Extension of network lifetime is an important target, especially in military missions. It is well-known that the network lifetime is related to the energy consumption of each energy-based network node. High energy consumption is associated with a low network lifetime, and vice versa. The core networks of the IoMT system include WSN, RFID, and MANET networks. Most of these networks’ nodes are energy-based. Additionally, the number of bytes transmitted in the IoMT system is related to the energy consumption ratio. Therefore, measurement of the energy consumption ratio of each network is a very important performance metric. Figs. 1214 show the results of energy consumption in the WSN, RFID, and MANET networks respectively. The x-axis represents the simulation time in minutes, and the y-axis represents the average energy consumption. It is notable that the energy consumption rates of the three networks in the IoMT system test are less than those of the traditional network. This can be explained by the high number of transmitted packets in the traditional system that consume a large amount of energy. However, the number of transmitted packets in the IoMT system is controlled by the general health of the IoMT networks. This means that in cases of large energy consumption rates, the number of transmitted packets is dynamically decreased using the IoMT techniques described above.


Figure 12: WSN energy consumption


Figure 13: RFID energy consumption


Figure 14: Mobile ad hoc energy consumption

The data reduction performance metric is important as well. This performance metric is measured by the total number of transmitted packets within the simulation time of IoMT and traditional systems. Fig. 15 shows the data reduction rate results of the simulation. The x-axis represents the simulation time in minutes, and the y-axis represents the reduction percentage of the IoMT system. There are notably different reduction rate percentages due to the existence of different IoMT statues. Furthermore, IoMT system data reduction is related to two parameters: The network QoS, and the number of packets transmitted over a period of time. Therefore, the quantity of data that should be reduced can be determined depending on the available QoS. The hesitations in the plots come from sudden changes in network size (join/leave objects), which affect the total number of transmitted packets.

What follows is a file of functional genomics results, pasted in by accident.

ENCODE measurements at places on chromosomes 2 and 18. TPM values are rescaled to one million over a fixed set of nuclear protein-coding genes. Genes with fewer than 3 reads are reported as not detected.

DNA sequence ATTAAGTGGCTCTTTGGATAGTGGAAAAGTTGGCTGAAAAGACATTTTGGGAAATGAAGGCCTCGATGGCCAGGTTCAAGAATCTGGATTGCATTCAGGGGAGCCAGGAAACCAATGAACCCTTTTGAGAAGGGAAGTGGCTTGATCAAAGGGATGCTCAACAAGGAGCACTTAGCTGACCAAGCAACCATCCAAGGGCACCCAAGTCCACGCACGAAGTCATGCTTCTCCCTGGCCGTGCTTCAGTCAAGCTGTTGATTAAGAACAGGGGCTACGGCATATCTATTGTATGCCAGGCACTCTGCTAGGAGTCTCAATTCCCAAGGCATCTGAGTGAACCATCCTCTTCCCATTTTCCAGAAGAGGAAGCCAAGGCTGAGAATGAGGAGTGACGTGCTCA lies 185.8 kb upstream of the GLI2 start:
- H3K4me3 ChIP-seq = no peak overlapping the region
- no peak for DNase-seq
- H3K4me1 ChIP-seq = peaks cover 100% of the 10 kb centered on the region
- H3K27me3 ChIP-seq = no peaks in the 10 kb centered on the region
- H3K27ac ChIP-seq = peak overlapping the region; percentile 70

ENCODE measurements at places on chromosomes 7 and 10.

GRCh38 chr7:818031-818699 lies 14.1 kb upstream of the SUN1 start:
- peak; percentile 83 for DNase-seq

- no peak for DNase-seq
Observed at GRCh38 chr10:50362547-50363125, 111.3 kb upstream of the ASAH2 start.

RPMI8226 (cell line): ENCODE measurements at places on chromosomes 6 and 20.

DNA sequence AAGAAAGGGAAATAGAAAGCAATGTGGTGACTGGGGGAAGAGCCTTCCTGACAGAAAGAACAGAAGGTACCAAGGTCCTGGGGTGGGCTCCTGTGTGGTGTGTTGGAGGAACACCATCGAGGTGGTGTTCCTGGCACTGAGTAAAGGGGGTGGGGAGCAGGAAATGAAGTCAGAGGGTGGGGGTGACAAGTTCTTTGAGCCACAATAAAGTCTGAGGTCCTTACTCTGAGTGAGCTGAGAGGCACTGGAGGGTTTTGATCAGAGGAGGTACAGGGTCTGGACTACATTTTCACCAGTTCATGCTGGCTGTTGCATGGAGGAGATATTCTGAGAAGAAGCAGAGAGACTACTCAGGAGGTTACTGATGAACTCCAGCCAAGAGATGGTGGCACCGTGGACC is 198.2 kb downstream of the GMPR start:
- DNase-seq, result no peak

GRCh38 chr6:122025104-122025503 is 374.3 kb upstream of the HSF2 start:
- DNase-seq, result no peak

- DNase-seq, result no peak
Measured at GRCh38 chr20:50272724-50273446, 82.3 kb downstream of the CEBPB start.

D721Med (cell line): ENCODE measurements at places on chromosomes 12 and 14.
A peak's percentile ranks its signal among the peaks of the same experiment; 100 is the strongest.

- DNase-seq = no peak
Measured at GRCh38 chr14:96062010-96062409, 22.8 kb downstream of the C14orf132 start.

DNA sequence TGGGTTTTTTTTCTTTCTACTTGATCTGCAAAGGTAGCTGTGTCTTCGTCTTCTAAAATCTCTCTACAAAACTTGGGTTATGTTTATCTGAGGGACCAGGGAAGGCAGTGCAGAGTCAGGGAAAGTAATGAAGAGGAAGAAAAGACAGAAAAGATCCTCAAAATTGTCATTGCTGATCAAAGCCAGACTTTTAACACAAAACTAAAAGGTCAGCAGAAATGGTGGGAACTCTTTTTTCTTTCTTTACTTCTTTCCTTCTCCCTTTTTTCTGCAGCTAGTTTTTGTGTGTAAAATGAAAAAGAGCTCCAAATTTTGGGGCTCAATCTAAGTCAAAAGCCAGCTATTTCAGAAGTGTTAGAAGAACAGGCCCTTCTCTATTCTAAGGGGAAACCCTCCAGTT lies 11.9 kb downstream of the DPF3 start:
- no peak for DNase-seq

Figure 15: Data reduction rate

Finally, the transformation rate between queue types should be tested to make sure that the proposed data prioritization system is working in an efficient manner. This performance metric is measured by the period in which the IoMT system uses a special type of data prioritization queue. Fig. 16 shows the queue type transformation rate results of the simulation. The x-axis represents the queue type, and the y-axis represents the time percentage of queue type usability. The time period for the six-queue type is notably large. This can be explained by the nature of IoMT environment, which comprises massive amounts of data which must be prioritized into many types. The two-queue and three-queue types come in second order after the six-queue type. This means that the normal state of the IoMT environment requires less data prioritization. Diversity of queue type usage means that the data prioritization system depends on the size of data transmitted within the simulation periods.